Women’s Health

 

womens-hearts

 

Younger Women Hesitate To Say They’re Having A Heart Attack

Study Opens New Possibilities for Approaching Breast Cancer

By Heather MacGibbon

Nov 14, 2017

heart breast cancer

The Bellvitge Biomedical Research Institute, the Catalan Institute of Oncology and the University Hospital of Bellvitge announced the publication of a new study looking at how cancerous tumor cells effect and cause mutations on healthy cells to increase tumor growth. [1]

“This finding,” according to the head of the research group of chemoresistance and Predictors of tumor response and stromal environment ICO-IDIBELL, Alberto Villanueva said “opens the door to developing new biomarkers and new therapeutic strategies exploiting these characteristics of exosomes in breast tumors, and other tumors such as ovarian and endometrial cancer among others.”[2]

Exosomes are small vesicles, or fluid filled sacs / particles, which are secreted by all cells and contain proteins and messenger RNAs and microRNA. Scientists use to think they only functioned as cellular waste disposal but in recent years it has been suspected they could have an important role as a messenger between cells of the body. Many research groups now focus their studies on the role that Exosomes could play in diseases, including cancer.[3]

The study published in Cancer Cell shows that exosomes from tumor cells of breast cancer (and other tumor types such as ovarian and endometrial) are different in size and composition than those of healthy cells. Villanueva, “tumor exosomes contain certain proteins (Dicer, TRBP and Ago2) able to process microRNAs that can alter the around the tumor cells transforming them into tumoral cells.”[4] Researchers have been able to show that these exosomes cause changes in adjacent cells but transplanting those produced by cancer cells into non cancer carrying rats where the normal cells then became mutated.

The pathologist of the Department of Pathology at the University Hospital of Bellvitge August Vidal explained that “this tumorigenic transformation depends on Dicer protein that could serve as a marker for the presence of tumor cells, or as a therapeutic target.”[5] This could lead to more effective treatments for breast and other cancers in the future.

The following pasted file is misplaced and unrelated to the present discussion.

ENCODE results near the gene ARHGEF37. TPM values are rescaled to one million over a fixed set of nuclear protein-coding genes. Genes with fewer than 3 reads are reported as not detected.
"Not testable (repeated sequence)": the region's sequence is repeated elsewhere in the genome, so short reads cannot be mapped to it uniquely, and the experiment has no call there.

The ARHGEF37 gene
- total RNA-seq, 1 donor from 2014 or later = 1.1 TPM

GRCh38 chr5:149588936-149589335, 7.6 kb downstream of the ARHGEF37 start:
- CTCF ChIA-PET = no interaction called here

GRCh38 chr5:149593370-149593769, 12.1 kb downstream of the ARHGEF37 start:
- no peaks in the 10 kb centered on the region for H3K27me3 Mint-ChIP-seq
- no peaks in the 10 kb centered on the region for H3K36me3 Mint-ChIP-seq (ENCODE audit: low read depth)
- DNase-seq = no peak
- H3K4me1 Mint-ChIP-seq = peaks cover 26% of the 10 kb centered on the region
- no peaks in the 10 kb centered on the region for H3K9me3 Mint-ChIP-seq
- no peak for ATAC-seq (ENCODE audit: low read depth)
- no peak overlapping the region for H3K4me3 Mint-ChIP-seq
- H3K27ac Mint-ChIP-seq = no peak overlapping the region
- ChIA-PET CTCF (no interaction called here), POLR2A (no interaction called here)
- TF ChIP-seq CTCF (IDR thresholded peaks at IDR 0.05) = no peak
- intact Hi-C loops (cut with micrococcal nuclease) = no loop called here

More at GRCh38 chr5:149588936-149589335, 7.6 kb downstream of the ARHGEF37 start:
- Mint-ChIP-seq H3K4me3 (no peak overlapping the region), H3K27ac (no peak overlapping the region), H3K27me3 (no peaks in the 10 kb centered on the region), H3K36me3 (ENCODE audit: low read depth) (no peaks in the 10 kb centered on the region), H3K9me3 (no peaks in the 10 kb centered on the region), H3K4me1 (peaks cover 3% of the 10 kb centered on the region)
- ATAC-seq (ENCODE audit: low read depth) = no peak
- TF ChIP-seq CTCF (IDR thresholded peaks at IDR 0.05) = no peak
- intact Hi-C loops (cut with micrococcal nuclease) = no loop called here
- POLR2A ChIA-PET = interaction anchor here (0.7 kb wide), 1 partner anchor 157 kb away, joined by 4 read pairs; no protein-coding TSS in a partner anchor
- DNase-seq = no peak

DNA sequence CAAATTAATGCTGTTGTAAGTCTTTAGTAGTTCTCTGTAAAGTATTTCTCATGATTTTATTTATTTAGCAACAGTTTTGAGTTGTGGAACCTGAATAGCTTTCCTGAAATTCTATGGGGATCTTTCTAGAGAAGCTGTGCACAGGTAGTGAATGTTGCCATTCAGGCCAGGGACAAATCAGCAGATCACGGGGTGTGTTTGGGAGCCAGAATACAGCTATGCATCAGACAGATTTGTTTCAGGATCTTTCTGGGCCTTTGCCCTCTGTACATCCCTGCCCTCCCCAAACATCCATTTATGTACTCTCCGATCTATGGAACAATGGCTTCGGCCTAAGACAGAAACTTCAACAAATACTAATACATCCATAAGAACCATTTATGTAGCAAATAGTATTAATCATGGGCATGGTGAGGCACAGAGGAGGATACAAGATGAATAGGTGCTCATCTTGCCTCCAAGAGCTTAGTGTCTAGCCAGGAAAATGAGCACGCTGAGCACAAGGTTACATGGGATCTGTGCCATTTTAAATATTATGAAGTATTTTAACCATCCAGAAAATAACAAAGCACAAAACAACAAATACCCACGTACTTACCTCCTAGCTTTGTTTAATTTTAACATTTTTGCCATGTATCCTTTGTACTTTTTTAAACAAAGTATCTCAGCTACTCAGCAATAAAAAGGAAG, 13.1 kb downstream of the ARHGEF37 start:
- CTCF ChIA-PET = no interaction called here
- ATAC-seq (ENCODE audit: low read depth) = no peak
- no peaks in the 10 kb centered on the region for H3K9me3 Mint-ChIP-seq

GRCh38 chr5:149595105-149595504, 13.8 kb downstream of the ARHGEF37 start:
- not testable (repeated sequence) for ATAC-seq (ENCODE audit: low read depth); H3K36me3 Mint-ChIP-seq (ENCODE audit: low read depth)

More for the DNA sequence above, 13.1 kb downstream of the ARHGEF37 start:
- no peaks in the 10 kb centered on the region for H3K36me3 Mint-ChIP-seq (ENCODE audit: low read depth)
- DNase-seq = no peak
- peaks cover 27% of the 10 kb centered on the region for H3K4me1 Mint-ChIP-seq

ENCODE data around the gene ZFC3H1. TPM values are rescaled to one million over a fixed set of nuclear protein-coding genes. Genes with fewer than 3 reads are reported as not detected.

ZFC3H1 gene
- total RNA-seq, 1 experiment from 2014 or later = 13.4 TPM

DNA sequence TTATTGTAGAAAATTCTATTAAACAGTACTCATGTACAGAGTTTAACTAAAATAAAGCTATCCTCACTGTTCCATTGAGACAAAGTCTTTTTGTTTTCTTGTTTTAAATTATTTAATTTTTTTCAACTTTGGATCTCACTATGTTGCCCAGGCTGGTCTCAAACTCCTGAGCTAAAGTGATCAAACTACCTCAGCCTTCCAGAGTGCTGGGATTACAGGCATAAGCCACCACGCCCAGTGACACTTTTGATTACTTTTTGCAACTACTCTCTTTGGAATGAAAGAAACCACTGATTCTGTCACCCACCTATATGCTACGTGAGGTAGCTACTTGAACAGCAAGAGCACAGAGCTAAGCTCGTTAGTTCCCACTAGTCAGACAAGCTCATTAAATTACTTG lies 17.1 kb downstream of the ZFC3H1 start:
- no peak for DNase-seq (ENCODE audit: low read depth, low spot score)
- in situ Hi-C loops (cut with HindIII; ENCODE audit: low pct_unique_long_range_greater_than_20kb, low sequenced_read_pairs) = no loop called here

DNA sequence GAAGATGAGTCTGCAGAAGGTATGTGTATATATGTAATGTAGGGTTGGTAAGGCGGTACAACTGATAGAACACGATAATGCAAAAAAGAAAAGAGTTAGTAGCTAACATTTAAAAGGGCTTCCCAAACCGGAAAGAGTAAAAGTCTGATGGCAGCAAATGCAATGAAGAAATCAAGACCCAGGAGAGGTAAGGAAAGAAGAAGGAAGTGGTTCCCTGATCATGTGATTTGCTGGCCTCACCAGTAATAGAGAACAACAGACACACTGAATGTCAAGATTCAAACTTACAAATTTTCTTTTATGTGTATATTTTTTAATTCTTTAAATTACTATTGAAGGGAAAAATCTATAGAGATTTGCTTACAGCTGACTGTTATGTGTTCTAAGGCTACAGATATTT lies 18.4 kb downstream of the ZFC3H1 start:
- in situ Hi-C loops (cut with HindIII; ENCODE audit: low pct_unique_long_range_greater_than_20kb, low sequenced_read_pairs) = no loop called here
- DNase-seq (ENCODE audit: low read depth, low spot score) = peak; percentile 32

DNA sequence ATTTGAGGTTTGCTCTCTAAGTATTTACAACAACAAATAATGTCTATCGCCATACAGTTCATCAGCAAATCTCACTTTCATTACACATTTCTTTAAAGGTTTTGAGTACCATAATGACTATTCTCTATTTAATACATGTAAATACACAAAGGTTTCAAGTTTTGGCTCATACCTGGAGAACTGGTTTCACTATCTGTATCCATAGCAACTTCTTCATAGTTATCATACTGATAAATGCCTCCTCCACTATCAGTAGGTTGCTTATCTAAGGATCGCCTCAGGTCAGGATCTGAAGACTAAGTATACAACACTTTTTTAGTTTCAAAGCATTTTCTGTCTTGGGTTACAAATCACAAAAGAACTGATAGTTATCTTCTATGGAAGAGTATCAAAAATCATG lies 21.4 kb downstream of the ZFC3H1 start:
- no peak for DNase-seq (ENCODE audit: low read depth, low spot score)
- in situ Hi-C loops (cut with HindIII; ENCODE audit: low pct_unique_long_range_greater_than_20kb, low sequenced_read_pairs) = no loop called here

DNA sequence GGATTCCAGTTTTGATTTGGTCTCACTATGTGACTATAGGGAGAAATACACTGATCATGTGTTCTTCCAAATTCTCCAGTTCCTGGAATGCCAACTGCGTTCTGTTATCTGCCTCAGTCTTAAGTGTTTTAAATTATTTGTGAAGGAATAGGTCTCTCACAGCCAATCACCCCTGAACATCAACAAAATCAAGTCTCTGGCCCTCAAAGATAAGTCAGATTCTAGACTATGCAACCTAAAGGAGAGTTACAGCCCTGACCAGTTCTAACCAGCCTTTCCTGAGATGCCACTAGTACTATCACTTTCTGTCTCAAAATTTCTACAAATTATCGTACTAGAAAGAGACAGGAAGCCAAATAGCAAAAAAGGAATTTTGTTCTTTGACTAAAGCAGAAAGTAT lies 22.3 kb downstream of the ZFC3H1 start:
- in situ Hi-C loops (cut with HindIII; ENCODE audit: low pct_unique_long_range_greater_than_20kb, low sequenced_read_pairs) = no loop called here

[1] Sonia A. Melo, Hikaru Sugimoto, Joyce T. O’Connell, Noritoshi Kato, Alberto Villanueva, August Vidal, Le Qiu, Edward Vitkin, Lev T. Perelman, Carlos A. Melo, Anthony Lucci, Cristina Ivan, George A. Calin, Raghu Kalluri. Cancer Exosomes Perform Cell-Independent MicroRNA Biogenesis and Promote Tumorigenesis. Cancer Cell, 2014; 26 (5): 707 DOI: 10.1016/j.ccell.2014.09.005

[2] IDIBELL-Bellvitge Biomedical Research Institute. “How do breast cancer cells transform normal cells into tumoral ones?.” ScienceDaily. ScienceDaily, 13 November 2014. <www.sciencedaily.com/releases/2014/11/141113110308.htm>.

[3] Sonia A. Melo, Hikaru Sugimoto, Joyce T. O’Connell, Noritoshi Kato, Alberto Villanueva, August Vidal, Le Qiu, Edward Vitkin, Lev T. Perelman, Carlos A. Melo, Anthony Lucci, Cristina Ivan, George A. Calin, Raghu Kalluri. Cancer Exosomes Perform Cell-Independent MicroRNA Biogenesis and Promote Tumorigenesis. Cancer Cell, 2014; 26 (5): 707 DOI: 10.1016/j.ccell.2014.09.005

[4] IBID

[5] IBID

 

 

 

 

 

Lactation linked to reduced estrogen receptor-negative, triple-negative breast cancer risk

Date:
September 16, 2014
Source:
Boston University Medical Center

 

lactation

iuds1

Why is the most effective form of birth control—the IUD—also the one no one is using?

 

 

 

 

 

 

 

 

 

 

Brain protein may explain depression in pre-menopausal women

Date:
June 4, 2014
Source:
Centre for Addiction and Mental Health

 

 

 

 

Implanon / Nexplanon – The Three Year Birth Control Implant

https://www.google.com/url?sa=i&rct=j&q=&esrc=s&source=images&cd=&cad=rja&docid=vzDwUOg-MNyWgM&tbnid=J-TiWEvqYi_teM:&ved=0CAQQjB0&url=http%3A%2F%2Fwww.saludintegraldelamujer.com%2Ftag%2Fimplanon%2F&ei=FW9yUomwNYnKsQSJ4YHADg&bvm=bv.55819444,d.cWc&psig=AFQjCNFT3sxX9b_Pq4D3m9Nl0FpiiRzGzQ&ust=1383317498832101

By Heather MacGibbon

At one time or another every woman has thought, “I wish there was a birth control option that I could just get once and forget about until I was ready to start my family.”

Implanon, or the newly approved version Nexplanon1, may be the answer to this wish for many women.

Implanon is a flexible plastic rod implanted under the skin of your upper arm, usually on the inside, which slowly releases a progestational hormone stopping ovulation and making it harder for sperm to get inside the uterus from the vagina2.